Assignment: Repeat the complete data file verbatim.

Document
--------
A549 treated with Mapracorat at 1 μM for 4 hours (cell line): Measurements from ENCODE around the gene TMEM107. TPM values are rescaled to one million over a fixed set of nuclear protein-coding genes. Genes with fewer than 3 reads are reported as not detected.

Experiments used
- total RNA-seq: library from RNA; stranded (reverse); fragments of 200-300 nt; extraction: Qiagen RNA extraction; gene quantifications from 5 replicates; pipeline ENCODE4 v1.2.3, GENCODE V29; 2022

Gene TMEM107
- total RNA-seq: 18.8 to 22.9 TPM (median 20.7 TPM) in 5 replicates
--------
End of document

A549 treated with Mapracorat at 1 μM for 4 hours (cell line): Measurements from ENCODE around the gene TMEM107. TPM values are rescaled to one million over a fixed set of nuclear protein-coding genes. Genes with fewer than 3 reads are reported as not detected.

Experiments used
- total RNA-seq: library from RNA; stranded (reverse); fragments of 200-300 nt; extraction: Qiagen RNA extraction; gene quantifications from 5 replicates; pipeline ENCODE4 v1.2.3, GENCODE V29; 2022

Gene TMEM107
- total RNA-seq: 18.8 to 22.9 TPM (median 20.7 TPM) in 5 replicates